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14. System-Dependent Weirdnesses

14.1 Solaris


select(2) won't handle more than 1024 file descriptors. The configure script should enable poll() by default for Solaris. For older versions you can enable it manually by changing HAVE_POLL in include/autoconf.h, or by adding -DUSE_POLL=1 to the DEFINES in src/Makefile.


libmalloc.a is leaky. Squid's configure does not use -lmalloc on Solaris.

DNS lookups and nscd

by David J N Begley.

DNS lookups can be slow because of some mysterious thing called ncsd. You should edit /etc/nscd.conf and make it say:

        enable-cache            hosts           no

Apparently nscd serializes DNS queries thus slowing everything down when an application (such as Squid) hits the resolver hard. You may notice something similar if you run a log processor executing many DNS resolver queries - the resolver starts to slow.. right.. down.. . . .

DNS lookups and /etc/nsswitch.conf

by Jason Armistead.

The /etc/nsswitch.conf file determines the order of searches for lookups (amongst other things). You might only have it set up to allow NIS and HOSTS files to work. You definitely want the "hosts:" line to include the word dns, e.g.:

        hosts:      nis dns [NOTFOUND=return] files 

DNS lookups and NIS

by Chris Tilbury.

Our site cache is running on a Solaris 2.6 machine. We use NIS to distribute authentication and local hosts information around and in common with our multiuser systems, we run a slave NIS server on it to help the response of NIS queries.

We were seeing very high name-ip lookup times (avg ~2sec) and ip->name lookup times (avg ~8 sec), although there didn't seem to be that much of a problem with response times for valid sites until the cache was being placed under high load. Then, performance went down the toilet.

After some time, and a bit of detective work, we found the problem. On Solaris 2.6, if you have a local NIS server running (ypserv) and you have NIS in your /etc/nsswitch.conf hosts entry, then check the flags it is being started with. The 2.6 ypstart script checks to see if there is a resolv.conf file present when it starts ypserv. If there is, then it starts it with the -d option.

This has the same effect as putting the YP_INTERDOMAIN key in the hosts table -- namely, that failed NIS host lookups are tried against the DNS by the NIS server.

This is a bad thing(tm)! If NIS itself tries to resolve names using the DNS, then the requests are serialised through the NIS server, creating a bottleneck (This is the same basic problem that is seen with nscd). Thus, one failing or slow lookup can, if you have NIS before DNS in the service switch file (which is the most common setup), hold up every other lookup taking place.

If you're running in this kind of setup, then you will want to make sure that

  1. ypserv doesn't start with the -d flag.
  2. you don't have the YP_INTERDOMAIN key in the hosts table (find the B=-b line in the yp Makefile and change it to B=)

We changed these here, and saw our average lookup times drop by up to an order of magnitude (~150msec for name-ip queries and ~1.5sec for ip-name queries, the latter still so high, I suspect, because more of these fail and timeout since they are not made so often and the entries are frequently non-existent anyway).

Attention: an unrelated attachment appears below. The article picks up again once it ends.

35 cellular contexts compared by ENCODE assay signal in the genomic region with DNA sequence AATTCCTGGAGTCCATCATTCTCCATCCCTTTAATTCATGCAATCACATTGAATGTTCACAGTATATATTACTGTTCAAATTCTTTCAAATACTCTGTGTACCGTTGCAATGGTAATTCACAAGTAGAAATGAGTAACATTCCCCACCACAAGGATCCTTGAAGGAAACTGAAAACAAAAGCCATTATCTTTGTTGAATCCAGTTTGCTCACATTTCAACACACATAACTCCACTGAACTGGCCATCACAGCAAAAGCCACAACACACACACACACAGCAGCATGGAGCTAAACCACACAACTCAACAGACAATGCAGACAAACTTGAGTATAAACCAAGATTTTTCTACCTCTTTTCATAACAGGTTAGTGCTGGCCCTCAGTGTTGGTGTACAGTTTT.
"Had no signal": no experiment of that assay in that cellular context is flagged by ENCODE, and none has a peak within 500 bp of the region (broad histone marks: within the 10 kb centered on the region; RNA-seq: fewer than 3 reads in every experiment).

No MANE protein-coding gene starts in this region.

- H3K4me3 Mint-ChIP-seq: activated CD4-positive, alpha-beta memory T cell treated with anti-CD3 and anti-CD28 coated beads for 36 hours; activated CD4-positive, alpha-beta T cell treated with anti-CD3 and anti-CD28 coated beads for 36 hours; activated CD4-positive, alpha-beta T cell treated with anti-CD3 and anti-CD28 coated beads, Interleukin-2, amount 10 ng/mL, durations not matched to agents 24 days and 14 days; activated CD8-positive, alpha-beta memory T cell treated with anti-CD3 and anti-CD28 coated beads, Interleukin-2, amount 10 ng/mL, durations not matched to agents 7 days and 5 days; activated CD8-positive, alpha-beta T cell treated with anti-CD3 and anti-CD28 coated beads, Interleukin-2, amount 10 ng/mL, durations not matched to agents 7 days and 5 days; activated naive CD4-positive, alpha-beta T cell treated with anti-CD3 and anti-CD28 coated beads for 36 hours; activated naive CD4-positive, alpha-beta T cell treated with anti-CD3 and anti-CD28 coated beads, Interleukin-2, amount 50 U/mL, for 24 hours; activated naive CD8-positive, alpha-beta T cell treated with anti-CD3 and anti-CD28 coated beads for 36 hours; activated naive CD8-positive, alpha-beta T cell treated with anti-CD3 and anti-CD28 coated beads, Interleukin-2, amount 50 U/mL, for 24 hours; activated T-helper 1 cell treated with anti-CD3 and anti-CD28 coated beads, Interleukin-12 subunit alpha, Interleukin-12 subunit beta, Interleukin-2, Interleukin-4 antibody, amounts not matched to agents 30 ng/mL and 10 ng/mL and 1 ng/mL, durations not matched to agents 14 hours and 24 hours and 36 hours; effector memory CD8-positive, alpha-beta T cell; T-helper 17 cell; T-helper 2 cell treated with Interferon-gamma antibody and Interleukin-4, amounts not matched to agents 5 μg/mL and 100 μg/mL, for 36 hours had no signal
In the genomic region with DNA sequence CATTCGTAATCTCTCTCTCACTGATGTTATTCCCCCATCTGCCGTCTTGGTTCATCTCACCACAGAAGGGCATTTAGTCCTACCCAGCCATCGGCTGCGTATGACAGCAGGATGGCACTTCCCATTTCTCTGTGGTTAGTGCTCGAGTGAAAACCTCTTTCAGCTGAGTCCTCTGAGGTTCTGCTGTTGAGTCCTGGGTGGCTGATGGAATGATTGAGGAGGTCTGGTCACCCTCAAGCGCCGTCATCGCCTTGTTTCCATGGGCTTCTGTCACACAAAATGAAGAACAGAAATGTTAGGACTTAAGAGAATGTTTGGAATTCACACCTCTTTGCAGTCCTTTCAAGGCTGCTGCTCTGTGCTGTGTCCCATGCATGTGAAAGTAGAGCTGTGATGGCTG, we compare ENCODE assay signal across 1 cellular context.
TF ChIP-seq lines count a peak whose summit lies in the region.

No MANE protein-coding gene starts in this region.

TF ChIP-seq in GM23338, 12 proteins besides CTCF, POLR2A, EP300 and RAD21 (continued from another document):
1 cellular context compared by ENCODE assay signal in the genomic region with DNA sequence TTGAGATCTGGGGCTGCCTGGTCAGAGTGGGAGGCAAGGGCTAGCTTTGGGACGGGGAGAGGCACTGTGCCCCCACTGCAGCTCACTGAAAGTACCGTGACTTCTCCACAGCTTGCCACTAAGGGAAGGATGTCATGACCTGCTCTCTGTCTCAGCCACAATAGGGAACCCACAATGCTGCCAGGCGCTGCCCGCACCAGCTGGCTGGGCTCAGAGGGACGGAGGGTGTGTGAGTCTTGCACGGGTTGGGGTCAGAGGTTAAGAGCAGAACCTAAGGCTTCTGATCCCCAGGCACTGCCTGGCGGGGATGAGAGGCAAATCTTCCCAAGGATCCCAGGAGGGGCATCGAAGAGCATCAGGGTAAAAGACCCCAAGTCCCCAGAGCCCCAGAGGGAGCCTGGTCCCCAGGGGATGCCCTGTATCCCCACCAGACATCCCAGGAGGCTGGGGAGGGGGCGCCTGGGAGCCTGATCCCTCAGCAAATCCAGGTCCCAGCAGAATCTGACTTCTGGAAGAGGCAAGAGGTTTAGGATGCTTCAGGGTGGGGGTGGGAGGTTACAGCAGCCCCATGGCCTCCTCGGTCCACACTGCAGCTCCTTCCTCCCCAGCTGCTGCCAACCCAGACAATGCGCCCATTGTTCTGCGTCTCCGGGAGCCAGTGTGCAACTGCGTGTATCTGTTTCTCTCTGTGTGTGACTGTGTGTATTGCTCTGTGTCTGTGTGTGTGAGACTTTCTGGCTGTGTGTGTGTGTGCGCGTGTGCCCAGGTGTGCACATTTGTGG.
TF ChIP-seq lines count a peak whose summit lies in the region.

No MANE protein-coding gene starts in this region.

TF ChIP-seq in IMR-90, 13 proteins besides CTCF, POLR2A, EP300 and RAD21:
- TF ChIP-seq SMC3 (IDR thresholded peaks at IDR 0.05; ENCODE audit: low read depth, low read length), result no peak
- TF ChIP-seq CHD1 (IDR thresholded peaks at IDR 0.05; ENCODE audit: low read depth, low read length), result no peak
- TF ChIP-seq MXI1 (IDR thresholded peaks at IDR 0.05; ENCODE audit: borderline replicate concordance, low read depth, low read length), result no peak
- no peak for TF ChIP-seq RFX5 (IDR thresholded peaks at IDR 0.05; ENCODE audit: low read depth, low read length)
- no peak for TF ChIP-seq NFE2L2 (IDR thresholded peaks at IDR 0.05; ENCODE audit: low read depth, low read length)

Solaris 2.x - tuning your TCP/IP stack and more by Jens-S. Vöckler

disk write error: (28) No space left on device

You might get this error even if your disk is not full, and is not out of inodes. Check your syslog logs (/var/adm/messages, normally) for messages like either of these:

        NOTICE: realloccg /proxy/cache: file system full
        NOTICE: alloc: /proxy/cache: file system full

In a nutshell, the UFS filesystem used by Solaris can't cope with the workload squid presents to it very well. The filesystem will end up becoming highly fragmented, until it reaches a point where there are insufficient free blocks left to create files with, and only fragments available. At this point, you'll get this error and squid will revise its idea of how much space is actually available to it. You can do a "fsck -n raw_device" (no need to unmount, this checks in read only mode) to look at the fragmentation level of the filesystem. It will probably be quite high (>15%).

Sun suggest two solutions to this problem. One costs money, the other is free but may result in a loss of performance (although Sun do claim it shouldn't, given the already highly random nature of squid disk access).

The first is to buy a copy of VxFS, the Veritas Filesystem. This is an extent-based filesystem and it's capable of having online defragmentation performed on mounted filesystems. This costs money, however (VxFS is not very cheap!)

The second is to change certain parameters of the UFS filesystem. Unmount your cache filesystems and use tunefs to change optimization to "space" and to reduce the "minfree" value to 3-5% (under Solaris 2.6 and higher, very large filesystems will almost certainly have a minfree of 2% already and you shouldn't increase this). You should be able to get fragmentation down to around 3% by doing this, with an accompanied increase in the amount of space available.